Star Trek: Into Darkness – Couldn’t Be Any Better

star-trek-2-into-darkness-posterThe newly revamped Star Trek movies scare me; I’m not embarrassed to admit it. I saw Star Trek: Into Darkness last weekend, and here’s my short review: I was in fetal position the whole time.

I love the Star Trek franchise. Love. When I want to relax and be entertained, I watch the original episodes (you remember: when William Shatner was hot). The original films are hilarious, due to the time period in which they’re made and the crew’s overwhelming affinity for getting fat and old. The TV show and original films are different animals, but I love them both. Same can be said for the newly realized JJ Abrams vision.

The first Abrams film came out in 2009 and featured a revamped, youthful Enterprise crew. Not only did I find the casting to be impeccable (Chris Pine and Zachary Quinto are the perfect Kirk and Spock), but the movie itself was one thrill after another, with comic quips to keep the tension at least somewhat lessened. However, much like Into Darkness, I watched the first modern Star Trek curled in a little ball. Abrams knows suspense, man; no joke!

When I saw the first trailer for Star Trek: Into Darkness, I was concerned, because the movie looked so serious! How could Star Trek be so serious?

I wanted to see the movie no matter what. I had to see it, because I knew Benedict Cumberbatch played the villain. Ever since my introduction to BBC’s Sherlock, I’ve been a self-admitted “Cumberbitch” (or member of the “Cumber-Collective;” the name has been changing ever since Ben revealed that calling ourselves “bitches” sets feminism back a few decades). Regardless of what we Cumber-fans call ourselves, I couldn’t wait to see him play a bad guy—and a super bad guy at that. The skinny Brit went up two suit sizes due to an extensive work out regiment and eating “like a foie gras goose,” as he put it. Sexy. Mmmmmm … What was I talking about? Oh, yeah, the MOVIE.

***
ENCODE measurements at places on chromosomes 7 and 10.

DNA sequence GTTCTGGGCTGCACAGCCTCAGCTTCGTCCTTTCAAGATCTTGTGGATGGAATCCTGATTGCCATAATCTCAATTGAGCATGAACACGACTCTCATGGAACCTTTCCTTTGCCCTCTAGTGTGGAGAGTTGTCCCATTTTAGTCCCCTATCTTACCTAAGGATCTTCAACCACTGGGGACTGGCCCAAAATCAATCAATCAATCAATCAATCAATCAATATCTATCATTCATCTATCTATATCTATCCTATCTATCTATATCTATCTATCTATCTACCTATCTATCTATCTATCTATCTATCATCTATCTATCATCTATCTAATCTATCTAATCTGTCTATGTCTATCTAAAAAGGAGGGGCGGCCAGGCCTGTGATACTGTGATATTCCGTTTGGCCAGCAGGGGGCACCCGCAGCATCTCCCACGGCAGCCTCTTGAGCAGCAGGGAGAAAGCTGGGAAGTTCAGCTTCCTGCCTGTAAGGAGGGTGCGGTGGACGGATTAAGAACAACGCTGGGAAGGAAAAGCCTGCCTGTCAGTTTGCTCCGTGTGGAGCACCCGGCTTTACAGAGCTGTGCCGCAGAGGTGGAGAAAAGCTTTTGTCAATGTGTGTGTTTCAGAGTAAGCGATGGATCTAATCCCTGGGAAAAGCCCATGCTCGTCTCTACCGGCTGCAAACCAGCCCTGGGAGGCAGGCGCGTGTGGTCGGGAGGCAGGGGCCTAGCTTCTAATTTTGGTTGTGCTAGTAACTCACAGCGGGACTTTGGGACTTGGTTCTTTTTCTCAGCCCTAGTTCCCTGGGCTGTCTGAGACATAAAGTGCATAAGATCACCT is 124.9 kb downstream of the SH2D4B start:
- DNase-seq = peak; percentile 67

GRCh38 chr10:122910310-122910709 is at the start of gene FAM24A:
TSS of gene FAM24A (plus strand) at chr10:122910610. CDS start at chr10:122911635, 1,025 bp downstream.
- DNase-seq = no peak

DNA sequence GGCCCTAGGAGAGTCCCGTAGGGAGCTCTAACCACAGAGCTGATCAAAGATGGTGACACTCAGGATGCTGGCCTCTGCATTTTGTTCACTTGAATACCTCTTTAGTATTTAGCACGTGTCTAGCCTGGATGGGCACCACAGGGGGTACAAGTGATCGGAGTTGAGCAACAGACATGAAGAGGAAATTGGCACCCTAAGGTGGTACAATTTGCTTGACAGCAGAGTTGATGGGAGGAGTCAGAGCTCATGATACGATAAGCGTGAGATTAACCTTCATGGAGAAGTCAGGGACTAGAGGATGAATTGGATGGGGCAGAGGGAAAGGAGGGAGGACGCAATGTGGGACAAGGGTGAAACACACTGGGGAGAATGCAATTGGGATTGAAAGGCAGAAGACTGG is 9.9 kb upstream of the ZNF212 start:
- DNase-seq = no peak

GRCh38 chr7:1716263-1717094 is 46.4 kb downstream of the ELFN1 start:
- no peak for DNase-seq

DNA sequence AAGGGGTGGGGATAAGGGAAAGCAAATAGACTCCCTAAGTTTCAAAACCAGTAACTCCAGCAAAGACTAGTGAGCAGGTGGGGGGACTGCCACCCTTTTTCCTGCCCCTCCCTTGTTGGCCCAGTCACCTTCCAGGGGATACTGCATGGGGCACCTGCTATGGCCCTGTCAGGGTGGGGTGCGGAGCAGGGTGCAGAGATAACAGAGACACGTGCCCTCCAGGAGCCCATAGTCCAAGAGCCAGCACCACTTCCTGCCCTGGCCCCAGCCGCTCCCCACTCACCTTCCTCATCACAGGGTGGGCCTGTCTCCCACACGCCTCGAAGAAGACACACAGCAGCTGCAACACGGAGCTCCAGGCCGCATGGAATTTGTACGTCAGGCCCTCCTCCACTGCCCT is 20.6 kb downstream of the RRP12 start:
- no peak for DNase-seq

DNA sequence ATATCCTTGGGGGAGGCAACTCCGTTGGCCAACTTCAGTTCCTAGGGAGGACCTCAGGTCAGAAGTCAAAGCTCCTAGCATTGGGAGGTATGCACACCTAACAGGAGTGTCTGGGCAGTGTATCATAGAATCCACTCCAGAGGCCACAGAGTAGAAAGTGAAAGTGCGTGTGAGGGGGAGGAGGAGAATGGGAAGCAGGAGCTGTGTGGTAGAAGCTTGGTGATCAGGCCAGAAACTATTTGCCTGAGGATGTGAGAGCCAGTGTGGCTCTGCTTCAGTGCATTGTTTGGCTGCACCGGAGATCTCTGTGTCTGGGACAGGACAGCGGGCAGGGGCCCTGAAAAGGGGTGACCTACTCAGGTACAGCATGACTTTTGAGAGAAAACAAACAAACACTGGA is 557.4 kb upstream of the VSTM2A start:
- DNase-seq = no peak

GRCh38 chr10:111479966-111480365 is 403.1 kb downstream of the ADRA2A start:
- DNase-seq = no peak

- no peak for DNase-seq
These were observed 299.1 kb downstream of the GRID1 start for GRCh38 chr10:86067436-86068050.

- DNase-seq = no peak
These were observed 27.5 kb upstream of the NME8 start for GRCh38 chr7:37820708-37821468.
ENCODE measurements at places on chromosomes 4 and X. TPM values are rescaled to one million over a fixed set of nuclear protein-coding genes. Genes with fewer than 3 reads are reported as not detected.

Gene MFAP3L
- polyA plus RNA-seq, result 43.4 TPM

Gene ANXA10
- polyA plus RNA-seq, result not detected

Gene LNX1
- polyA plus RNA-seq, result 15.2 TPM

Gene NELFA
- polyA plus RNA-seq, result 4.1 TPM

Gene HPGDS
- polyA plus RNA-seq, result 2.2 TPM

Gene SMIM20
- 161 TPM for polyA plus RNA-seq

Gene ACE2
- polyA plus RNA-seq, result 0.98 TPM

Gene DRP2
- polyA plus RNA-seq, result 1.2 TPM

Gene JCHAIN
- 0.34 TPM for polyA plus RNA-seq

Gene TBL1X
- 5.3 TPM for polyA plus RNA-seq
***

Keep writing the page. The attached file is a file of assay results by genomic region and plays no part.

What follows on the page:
gallery_16Although the trailers do try to make Into Darkness something serious, it really isn’t. I laughed just as hard, if not more so, in Abram’s Star Trek, part deux. The actors nailed their roles. I must apologize to the original Star Trek cast, but you’ve been replaced by the modern cast—because they, each and every one of them, are perfect, especially the leading men, but also background character Scotty in particular (Simon Pegg), who was a repeated source of comic relief.

Unless you’ve been living under a rock, you’ve heard that Cumberbatch does actually play Khan (it’s been rumored for, like, a year). He is one creepy dude, and good old Benny has now joined the ranks of Javier Bardem: versatile, talented men who can play heroes, yes, but their mastery is in evil.

The fight scenes: stupendous. Action shots: wonderful. Jake and I often complain about action films moving too fast. I hate when you can’t tell who’s punching who or who’s shooting at what. Abrams did a good job of keeping everything clear. When Khan blows up a bunch of Klingons, you know. When Spock tosses guys onto their backs in crazy Vulcan flip-moves, you know. However, the film isn’t only action, action, action.

The film has feelings. The film has emotion. The film has character development, and at times, you’re not even sure who you’re rooting for. I love the actors in this movie. Love them. And although sitting in fetal position for two hours isn’t exactly comfortable, my reaction speaks to the directing and impressive cinematography. Into Darkness is a well-made film, and if there was an Oscar for “Best Collective Effort by Cast and Crew,” I’d say this movie should win.

I don’t often suggest people spend inordinate amounts of cash, but Into Darkness is one for the big screen. Pony up the dough and go see it in a theater, would you? You can thank me later.

"Excuse me. I have to go kill a bunch of people."

“Excuse me. I have to go kill a bunch of people.”

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